andrew garton

andrew garton

andrew garton

Andrew Garton - A story of art on-air, on-site, on-line

reviewed by John Jenkins

Andrew Garton is a 'pioneer' of the digital age - an odd term for a person just forty-something. From the start, his life seems to have intersected with the advent, proliferation and convergence of new electronic technologies – and may have significantly contributed to this process. He has been deeply enmeshed, since the 1970s, in the development of new work for emerging electronic, on-line and interactive media, and helping to define its artistic potential.

Back in 1994, he recalls, you could see every single website worldwide displayed on a single web page!

Garton has "explored a huge diversity'' of work, but says his aim throughout has been to remain "responsible to a community of listeners".

His early compositions were electronic – using the sampling and sequencing functions of a Fairlight CMI. Around 1982, he made collage-like compositions, stitching together found sounds and "whispers from exotic countries'" sampled from short-wave radio. He became increasingly interested in "sounds with narrative elements" in pieces like As It Should Be and David Goes Too. To realise them, he cut up postcards from collaborator David Nerlich, with fragments of text going into the mix. His last Fairlight pieces were in 1986.

Fast-forward to 1990 and we find Garton based in Byron Bay, helping to set up one of Australia's first internet service providers (ISP), the Pegasus network. This ISP became a vehicle for his "online artworks and compositions", influenced by the concept of "the pleating of text".

From Byron, he posted multiple real-time live-to-Pegasus poetry readings, hosted news groups, and set up various text-based 'bulletin board' events, often in support of 'green' causes.

Garton's first web opera, Black Harlequin , realised in collaboration with Kim Bounds, was an online representation of a 'live' work for one performer using video projections and soundscapes. Extracts were performed in 1991-94. The web content was 'non-hierarchical' and visitors could wander "pathway to nowhere". This is in stark contrast to more recent pieces, which are structured and navigated to maximise the time of visitors. Black Harlequin, as well as links to other works discussed here, is accessible via Garton's website.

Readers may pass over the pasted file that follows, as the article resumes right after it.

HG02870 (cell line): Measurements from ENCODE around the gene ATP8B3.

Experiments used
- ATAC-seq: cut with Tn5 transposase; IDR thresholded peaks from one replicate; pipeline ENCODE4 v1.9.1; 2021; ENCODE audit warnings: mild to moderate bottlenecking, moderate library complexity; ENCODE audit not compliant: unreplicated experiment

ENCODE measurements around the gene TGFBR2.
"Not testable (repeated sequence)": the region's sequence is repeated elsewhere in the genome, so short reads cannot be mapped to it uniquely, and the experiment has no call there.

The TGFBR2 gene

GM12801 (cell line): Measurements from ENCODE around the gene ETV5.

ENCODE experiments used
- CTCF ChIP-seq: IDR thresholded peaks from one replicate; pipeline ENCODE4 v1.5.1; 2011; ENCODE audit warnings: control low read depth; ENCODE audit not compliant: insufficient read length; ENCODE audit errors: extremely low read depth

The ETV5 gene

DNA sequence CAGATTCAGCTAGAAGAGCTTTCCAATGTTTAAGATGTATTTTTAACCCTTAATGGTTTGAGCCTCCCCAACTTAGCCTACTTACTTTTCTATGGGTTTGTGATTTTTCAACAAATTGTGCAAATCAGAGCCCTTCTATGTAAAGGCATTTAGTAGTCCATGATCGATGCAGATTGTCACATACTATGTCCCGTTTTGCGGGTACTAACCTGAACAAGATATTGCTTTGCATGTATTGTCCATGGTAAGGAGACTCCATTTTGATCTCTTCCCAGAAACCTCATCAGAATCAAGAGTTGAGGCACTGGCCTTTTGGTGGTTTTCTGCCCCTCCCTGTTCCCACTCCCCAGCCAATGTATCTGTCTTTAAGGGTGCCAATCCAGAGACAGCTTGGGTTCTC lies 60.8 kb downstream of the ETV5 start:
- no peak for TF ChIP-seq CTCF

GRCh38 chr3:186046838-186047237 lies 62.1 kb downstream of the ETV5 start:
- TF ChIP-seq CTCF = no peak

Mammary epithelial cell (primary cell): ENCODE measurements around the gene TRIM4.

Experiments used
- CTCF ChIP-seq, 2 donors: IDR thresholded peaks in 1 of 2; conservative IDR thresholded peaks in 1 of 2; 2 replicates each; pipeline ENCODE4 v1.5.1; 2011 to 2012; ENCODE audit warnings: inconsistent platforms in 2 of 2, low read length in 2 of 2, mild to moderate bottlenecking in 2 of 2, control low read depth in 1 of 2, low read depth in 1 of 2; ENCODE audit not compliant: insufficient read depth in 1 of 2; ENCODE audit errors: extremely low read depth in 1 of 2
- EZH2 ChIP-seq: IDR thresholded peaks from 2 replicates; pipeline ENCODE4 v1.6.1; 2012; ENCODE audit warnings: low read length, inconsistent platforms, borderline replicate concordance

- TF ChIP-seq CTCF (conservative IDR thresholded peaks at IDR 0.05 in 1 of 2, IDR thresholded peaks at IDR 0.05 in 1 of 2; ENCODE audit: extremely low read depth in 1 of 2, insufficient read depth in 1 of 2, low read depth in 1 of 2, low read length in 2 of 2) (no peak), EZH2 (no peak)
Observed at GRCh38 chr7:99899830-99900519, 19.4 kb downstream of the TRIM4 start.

Around 1994-95, the composer began an 'opera' for electronically mediated networks, titled Auslaender und Staatenlose, exploring his own family origins, in the wider context of lives of displaced people and refugees. Taking the form of a far-ranging and composite music/theatre/visual/online-interactive piece, it has since hived off various modular events and performances. These include Garton's masters project, Auslaender Micro (1997-2000).

A distinctive feature of Micro is that it does not use Flash animation, and is written entirely in DHTML code, which supports "hundreds of images painfully carved up''. The file for the complete piece was small enough to fit on a single floppy. Later, it also went online at the ABC's Stuff-Art site (1999).

Garton says he has always been moved by the screams and wailing of homeless people and derelicts, and the incoherent abuse thrown by them at passers by and invisible traffic phantoms - voicing their frustration at an uncaring world. Parts of the libretto for Auslaender employed a 'screaming choir' called Fierce Throat. "You get a lot of attention when you scream!'' says Garton. The choir, which consisted of 10 male performers from the Brisbane-based Debacle Theatre Company, also performed the two-week, multi-performance art installation Gods Tear Europa , in 1994. The venue for this fierce and fiery piece was a disused powerhouse in Brisbane, and audience members were required to wear hardhats.